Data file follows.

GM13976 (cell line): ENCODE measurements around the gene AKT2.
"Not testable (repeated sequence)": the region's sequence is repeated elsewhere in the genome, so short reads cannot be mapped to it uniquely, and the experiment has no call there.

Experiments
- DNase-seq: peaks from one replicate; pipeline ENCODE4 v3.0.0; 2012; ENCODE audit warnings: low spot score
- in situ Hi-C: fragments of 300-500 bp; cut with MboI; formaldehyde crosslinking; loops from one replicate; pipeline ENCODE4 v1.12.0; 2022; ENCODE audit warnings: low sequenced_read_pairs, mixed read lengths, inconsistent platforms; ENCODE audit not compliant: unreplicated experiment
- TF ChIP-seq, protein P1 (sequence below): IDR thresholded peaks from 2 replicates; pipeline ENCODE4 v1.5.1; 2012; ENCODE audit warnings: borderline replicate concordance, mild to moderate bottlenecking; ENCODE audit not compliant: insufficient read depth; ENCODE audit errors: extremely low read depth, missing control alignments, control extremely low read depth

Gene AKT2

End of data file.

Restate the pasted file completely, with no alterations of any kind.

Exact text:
GM13976 (cell line): ENCODE measurements around the gene AKT2.
"Not testable (repeated sequence)": the region's sequence is repeated elsewhere in the genome, so short reads cannot be mapped to it uniquely, and the experiment has no call there.

Experiments
- DNase-seq: peaks from one replicate; pipeline ENCODE4 v3.0.0; 2012; ENCODE audit warnings: low spot score
- in situ Hi-C: fragments of 300-500 bp; cut with MboI; formaldehyde crosslinking; loops from one replicate; pipeline ENCODE4 v1.12.0; 2022; ENCODE audit warnings: low sequenced_read_pairs, mixed read lengths, inconsistent platforms; ENCODE audit not compliant: unreplicated experiment
- TF ChIP-seq, protein P1 (sequence below): IDR thresholded peaks from 2 replicates; pipeline ENCODE4 v1.5.1; 2012; ENCODE audit warnings: borderline replicate concordance, mild to moderate bottlenecking; ENCODE audit not compliant: insufficient read depth; ENCODE audit errors: extremely low read depth, missing control alignments, control extremely low read depth

Gene AKT2